Monday, December 11, 2017

bink, Visible Mending Model

bink darned her favorite winter sweater with some of the turmeric wool from Uruguay that I'm using to darn my blanket.

She also models here the one and only knitting project I ever finished--the blue wool scarf I gave her seven years ago. 
Not forgetting her new blue eyeglasses!

Sunday, December 10, 2017

I made my first stuffed animal.

A friend is becoming a grandmother in January. This week I made a stuffed animal for the baby shower. 

I asked a woman at the Treadle Yard Goods fabric store what toys her babies had liked. 
She said little babies like toys small enough for their tiny hands, with smiling faces in contrasting light-and-dark colors that they can see (we can't see very well when we're just new, you know), and loops and tags to finger.

So, I made this little animal (2 in./5 cm) with all that in mind. 
It's the first I've made on my own (no pattern) since I designed and sewed a stuffed cat in sixth grade. 
I think it's an otter?

It's a good way to start learning the basics.

Bears to Come

I got some bears.
They will come in a big box to my house next week.

The eBay auction on these bears closed this morning--I'm amazed I was the only one to bid on them. They were listed individually by an eBayer who doesn't know about bears, she told me when I messaged her for more info. She'd bought the lot at an estate sale because, she said, "I know some people collect them". 

Yes, indeed. 
I've been reading up on bears.  Bears with longer muzzles and front legs are usually older (pre-WWII), and old bears with jointed limbs and mohair fur (even threadbare) are worth more than the $6–$9 + shipping I paid.  

But I don't care about that. Well, I wouldn't have bought them if they'd cost much more, but. I mean, I'm not buying them for their monetary value,
I'm just happy to get bears I like, and I like these ones very much. With their expressiveness, they are the opposite of Beanie Babies. And some of them are quite small––barely 8 in./20 cm, seated, the size I like best.

What am I going to do with them?
I don't know...
Some of them might need a bit of repair, but I don't think I'd change any up much, they're so complete in themselves. I think I'll just learn from them, for a while.

Stuffed Animals, Here & There: Stephanie Metz's Unnatural History of the Teddy Bear

Here's the wonderful needle-felted sculpture "Fetal Development of a Teddy Bear" by Stephanie Metz, who also does teddy bear skulls, and more--her website:

Interview with Metz:
“I have kind of become known for the teddy bear skulls in certain circles…. Again, I love the way people steer nature. Think about a bear: A real bear could eat you, and yet we made it like an infant, made it cute and emphasized all the qualities that make it look like a human infant—a huge forehead, huge eyes, a little muzzle—and we dress them in clothes, and we give them little bowties and things. It’s a way to manipulate the natural world around us.”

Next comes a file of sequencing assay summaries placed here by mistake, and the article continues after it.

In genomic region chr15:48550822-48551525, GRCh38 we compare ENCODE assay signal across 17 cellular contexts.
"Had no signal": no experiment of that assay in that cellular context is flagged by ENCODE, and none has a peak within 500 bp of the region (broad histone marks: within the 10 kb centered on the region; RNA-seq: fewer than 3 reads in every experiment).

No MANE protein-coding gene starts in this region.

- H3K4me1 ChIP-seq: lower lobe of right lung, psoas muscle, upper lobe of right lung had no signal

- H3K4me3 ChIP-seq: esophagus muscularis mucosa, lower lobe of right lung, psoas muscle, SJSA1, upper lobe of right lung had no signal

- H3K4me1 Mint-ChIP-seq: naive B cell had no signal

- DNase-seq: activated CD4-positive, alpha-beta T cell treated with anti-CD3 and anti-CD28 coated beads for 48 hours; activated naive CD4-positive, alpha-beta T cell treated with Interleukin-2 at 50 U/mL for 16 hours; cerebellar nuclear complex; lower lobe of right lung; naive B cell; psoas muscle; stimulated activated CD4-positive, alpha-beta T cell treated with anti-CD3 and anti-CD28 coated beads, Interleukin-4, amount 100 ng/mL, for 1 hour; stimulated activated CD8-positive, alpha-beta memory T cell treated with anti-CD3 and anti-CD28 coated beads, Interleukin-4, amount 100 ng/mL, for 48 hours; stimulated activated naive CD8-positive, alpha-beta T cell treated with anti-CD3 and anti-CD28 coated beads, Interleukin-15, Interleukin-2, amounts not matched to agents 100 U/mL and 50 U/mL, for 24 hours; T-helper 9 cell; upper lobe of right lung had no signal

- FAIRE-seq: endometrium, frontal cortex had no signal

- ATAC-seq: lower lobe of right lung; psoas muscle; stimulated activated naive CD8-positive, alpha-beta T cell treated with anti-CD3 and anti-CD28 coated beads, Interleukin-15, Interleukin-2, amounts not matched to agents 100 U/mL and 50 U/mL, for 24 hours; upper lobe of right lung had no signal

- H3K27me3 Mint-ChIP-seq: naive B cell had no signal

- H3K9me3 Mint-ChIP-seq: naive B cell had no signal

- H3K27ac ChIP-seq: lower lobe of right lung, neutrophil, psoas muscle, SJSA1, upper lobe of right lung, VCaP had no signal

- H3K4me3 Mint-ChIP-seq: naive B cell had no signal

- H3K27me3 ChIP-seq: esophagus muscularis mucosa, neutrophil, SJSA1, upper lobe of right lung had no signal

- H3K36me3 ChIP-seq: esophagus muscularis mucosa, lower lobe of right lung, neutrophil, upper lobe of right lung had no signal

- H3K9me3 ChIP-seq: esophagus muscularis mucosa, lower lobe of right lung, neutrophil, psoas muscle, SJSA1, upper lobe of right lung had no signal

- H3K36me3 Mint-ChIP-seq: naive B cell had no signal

Saturday, December 9, 2017

Fry & Laurie on Language

Hugh Laurie and Stephen Fry talk about "The Flexibility of Language" (on YouTube). Thanks, bink, for sending this to me!

From episode 1.2 of A Bit of Fry and Laurie, 1989––hilarious and real.
I think the 21st century has shown whether English in the UK is "capable" of supporting demagoguery now (not to say in the 1930s). (No one would have asked that of American English.)

Thursday, December 7, 2017

My Thimble: WCCO/CBS 1939 (Franken Resigns)

I found this thimble in a $3.99 grab-bag at Goodwill. I didn't want any of the other things, so I gave the rest back.
The thimble is imprinted with the date 1939 and the call letters of a still-broadcasting Minneapolis radio station, WCCO, an affliate of CBS since 1922.

Wow--I just clicked on WCCO's site and see Minnesota Senator Al Franken is resigning, though he says he is not guilty. Well, even if that's true, good for him for falling on his sword––since indubitably guilty parties who have no sense of honor or compassion will not.

But... shouldn't there be some due process for handling this flood of cases of and accusations of sexual abuse? I mean, why should someone like Franken resign while others of egregious behavior blithely carry on????
Franken said, “I of all people am aware that there is some irony that I am leaving while a man who has bragged on tape that his history of sexual assault sits in the Oval Office and a man who has repeatedly preyed on young girls campaigns for the Senate with the full support of his party”.

Uh, anyway, I thought the thimble was a commemorative––maybe from 1989? But no, I looked it up: it is an aluminum advertising thimble, super common in the 1930s & '40s (like cardboard needle books too). Ones without dates go for around five bucks.

Amazingly, I found this blip, online (THANK YOU INTERNET): "Thimbles for All", in Broadcasting Magazine, September 15, 1939, reporting the WCCO radio booth gave away 30,000 such thimbles during the 1939 Minnesota State Fair–– at the same time Nazi Germany was beginning its invasion of Poland...
I was going to save this historic thimble, but then I thought--why not get the pleasure of using it? That's what it was intended for.
So I am.

I never used metal thimbles before--they felt so awkward--but I realized they work a lot better than a naked finger for pushing needles through thick seams on stuffed animals.